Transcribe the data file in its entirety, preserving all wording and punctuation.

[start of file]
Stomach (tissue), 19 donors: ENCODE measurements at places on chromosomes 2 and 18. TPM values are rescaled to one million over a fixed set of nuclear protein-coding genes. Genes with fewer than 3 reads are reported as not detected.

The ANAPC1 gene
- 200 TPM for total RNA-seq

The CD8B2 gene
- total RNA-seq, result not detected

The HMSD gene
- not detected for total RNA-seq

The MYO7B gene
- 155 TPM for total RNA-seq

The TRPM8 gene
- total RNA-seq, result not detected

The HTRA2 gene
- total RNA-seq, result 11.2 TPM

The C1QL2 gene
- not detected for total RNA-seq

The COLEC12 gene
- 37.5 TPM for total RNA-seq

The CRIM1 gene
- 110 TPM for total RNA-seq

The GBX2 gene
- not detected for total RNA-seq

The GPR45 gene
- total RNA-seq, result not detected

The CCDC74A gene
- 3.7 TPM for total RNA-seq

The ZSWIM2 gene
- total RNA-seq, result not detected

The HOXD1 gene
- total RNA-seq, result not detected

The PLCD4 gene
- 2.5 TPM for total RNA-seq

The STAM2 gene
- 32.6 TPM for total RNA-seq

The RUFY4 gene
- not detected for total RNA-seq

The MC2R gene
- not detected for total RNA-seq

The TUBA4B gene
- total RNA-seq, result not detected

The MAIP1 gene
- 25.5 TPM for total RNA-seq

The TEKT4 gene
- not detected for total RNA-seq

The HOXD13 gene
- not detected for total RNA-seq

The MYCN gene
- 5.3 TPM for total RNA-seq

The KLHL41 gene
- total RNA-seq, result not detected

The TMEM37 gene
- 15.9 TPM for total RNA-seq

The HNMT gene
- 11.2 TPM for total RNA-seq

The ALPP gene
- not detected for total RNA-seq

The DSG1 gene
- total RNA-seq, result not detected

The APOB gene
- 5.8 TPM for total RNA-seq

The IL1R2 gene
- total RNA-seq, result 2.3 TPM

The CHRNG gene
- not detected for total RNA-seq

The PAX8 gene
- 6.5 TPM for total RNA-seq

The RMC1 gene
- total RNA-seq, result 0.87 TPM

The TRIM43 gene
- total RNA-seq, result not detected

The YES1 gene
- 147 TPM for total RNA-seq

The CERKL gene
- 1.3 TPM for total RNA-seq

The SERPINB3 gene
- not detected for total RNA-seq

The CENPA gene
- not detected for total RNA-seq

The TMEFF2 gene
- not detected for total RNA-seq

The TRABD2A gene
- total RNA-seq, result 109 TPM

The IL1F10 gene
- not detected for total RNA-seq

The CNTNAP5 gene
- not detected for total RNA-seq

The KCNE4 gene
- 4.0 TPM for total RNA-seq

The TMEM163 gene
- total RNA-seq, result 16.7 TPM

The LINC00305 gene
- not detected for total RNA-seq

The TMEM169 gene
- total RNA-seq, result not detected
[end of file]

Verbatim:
Stomach (tissue), 19 donors: ENCODE measurements at places on chromosomes 2 and 18. TPM values are rescaled to one million over a fixed set of nuclear protein-coding genes. Genes with fewer than 3 reads are reported as not detected.

The ANAPC1 gene
- 200 TPM for total RNA-seq

The CD8B2 gene
- total RNA-seq, result not detected

The HMSD gene
- not detected for total RNA-seq

The MYO7B gene
- 155 TPM for total RNA-seq

The TRPM8 gene
- total RNA-seq, result not detected

The HTRA2 gene
- total RNA-seq, result 11.2 TPM

The C1QL2 gene
- not detected for total RNA-seq

The COLEC12 gene
- 37.5 TPM for total RNA-seq

The CRIM1 gene
- 110 TPM for total RNA-seq

The GBX2 gene
- not detected for total RNA-seq

The GPR45 gene
- total RNA-seq, result not detected

The CCDC74A gene
- 3.7 TPM for total RNA-seq

The ZSWIM2 gene
- total RNA-seq, result not detected

The HOXD1 gene
- total RNA-seq, result not detected

The PLCD4 gene
- 2.5 TPM for total RNA-seq

The STAM2 gene
- 32.6 TPM for total RNA-seq

The RUFY4 gene
- not detected for total RNA-seq

The MC2R gene
- not detected for total RNA-seq

The TUBA4B gene
- total RNA-seq, result not detected

The MAIP1 gene
- 25.5 TPM for total RNA-seq

The TEKT4 gene
- not detected for total RNA-seq

The HOXD13 gene
- not detected for total RNA-seq

The MYCN gene
- 5.3 TPM for total RNA-seq

The KLHL41 gene
- total RNA-seq, result not detected

The TMEM37 gene
- 15.9 TPM for total RNA-seq

The HNMT gene
- 11.2 TPM for total RNA-seq

The ALPP gene
- not detected for total RNA-seq

The DSG1 gene
- total RNA-seq, result not detected

The APOB gene
- 5.8 TPM for total RNA-seq

The IL1R2 gene
- total RNA-seq, result 2.3 TPM

The CHRNG gene
- not detected for total RNA-seq

The PAX8 gene
- 6.5 TPM for total RNA-seq

The RMC1 gene
- total RNA-seq, result 0.87 TPM

The TRIM43 gene
- total RNA-seq, result not detected

The YES1 gene
- 147 TPM for total RNA-seq

The CERKL gene
- 1.3 TPM for total RNA-seq

The SERPINB3 gene
- not detected for total RNA-seq

The CENPA gene
- not detected for total RNA-seq

The TMEFF2 gene
- not detected for total RNA-seq

The TRABD2A gene
- total RNA-seq, result 109 TPM

The IL1F10 gene
- not detected for total RNA-seq

The CNTNAP5 gene
- not detected for total RNA-seq

The KCNE4 gene
- 4.0 TPM for total RNA-seq

The TMEM163 gene
- total RNA-seq, result 16.7 TPM

The LINC00305 gene
- not detected for total RNA-seq

The TMEM169 gene
- total RNA-seq, result not detected